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Who Says I Can t?: A Two-Time Cancer-Surviving Amputee and Entrepreneur Who Fought Back, Survived and Thrived Paperback – February 1, 2010


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Product Details

  • Paperback: 239 pages
  • Publisher: Bascom Hill Books (February 1, 2010)
  • Language: English
  • ISBN-10: 193545613X
  • ISBN-13: 978-1935456131
  • Product Dimensions: 8.9 x 6 x 0.7 inches
  • Shipping Weight: 13.6 ounces
  • Average Customer Review: 5.0 out of 5 stars  See all reviews (27 customer reviews)
  • Amazon Best Sellers Rank: #1,677,973 in Books (See Top 100 in Books)

Editorial Reviews

Review

Jothy Rosenberg is not a celebrity but an Everyman, which gives his wrenching story of astonishing grit its inspirational power. After being told, when he was nineteen, that he had no chance of surviving the cancer that had already cost him one leg and one lung, Jothy made a decision: He would ski until he died. Instead he became one of the first beneficiaries of then-primitive chemotherapy, a champion one-legged, one-lunged skier, swimmer and cyclist, and an early model of how to triumph over cancer and disability. For anyone who trying to turn a cancer diagnosis, major disability, or even a major life challenge into a character-building experience, this well-written book is indispensable. --Jonathan Alter, Newsweek columnist, MSNBC commentator, cancer survivor

Anything is possible and Jothy s courageous journey proves that. In his book, you find the inspiration to take the first steps yourself toward a life of greater happiness and wellbeing. --Uta Pippig, legendary marathoner and president of Take the Magic Step

The Pan-Mass Challenge coined the term Living Proof some fifteen years ago. Nobody epitomizes that phrase, or our mission, better than Jothy Rosenberg. The challenges he has faced in his life have been hurdles, not walls, to leading a fulfilling life. In a world overflowing with hype and artifice, Jothy s journey and triumph is real and inspirational. He is a true role model. --Billy Starr, Founder and Executive Director, Pan-Mass Challenge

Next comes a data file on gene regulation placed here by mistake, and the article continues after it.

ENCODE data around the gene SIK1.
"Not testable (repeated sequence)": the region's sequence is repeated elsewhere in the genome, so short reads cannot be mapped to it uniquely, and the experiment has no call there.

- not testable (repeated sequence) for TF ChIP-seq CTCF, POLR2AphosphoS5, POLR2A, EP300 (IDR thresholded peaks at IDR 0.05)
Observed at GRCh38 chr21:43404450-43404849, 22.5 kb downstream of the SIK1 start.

From the Back Cover

"You have zero chance of survival." 

That is what I heard when my doctor explained the severity of the cancer that had returned three years after it took my right leg. Now the cancer was in my lung, and that would have to be taken as well. 

What I heard was that I had no chance of survival. What he actually said was, "No one so far has ever survived once this type of cancer spreads through the blood stream." Same difference to a 19-year-old who had already lived through three years of hell and thought he'd faced the worst. The end was eminent, that was the message. 

That was 36 years ago. I survived. And then some. 

This book is about how the psyche handles the idea that the end is near, the changes that take place within a person who thinks he will soon die, and ultimately how one can not only survive but fight back, recover and thrive. This is not a "cancer book." Those are written when the survival is new and fresh and the experience raw. Instead, this book, written with more than 36 years of perspective, is about human perseverance, adaptability, and strength. 

This is not an autobiography. I am not famous and have not changed the world. But I have a story to tell, one that might help others. I was as devastated as one can possibly be after losing a leg and a lung and enduring a year of chemotherapy, all the while thinking I would die any day. I used athletics to redevelop my confidence and became a double black diamond skier. I earned an advanced degree and went on to become a serial high-tech entrepreneur.

Jothy Rosenberg is a 52-year old above knee amputee. He lost his leg to osteosarcoma when he was 16. Three years later the cancer metastasized and 2/5 of his lung was removed. He survived and went on to get a PhD in computer science, author two technical books, found six high tech companies, ride seven times in the Pan-Mass Challenge bike-a-thon, swim 15 times from Alcatraz to San Francisco, and build a wonderful family with a loving wife and three children. 

A portion of proceeds from this book go to the Pan-Mass Challenge for cancer research and treatment at Dana-Farber Cancer Institute.

More About the Author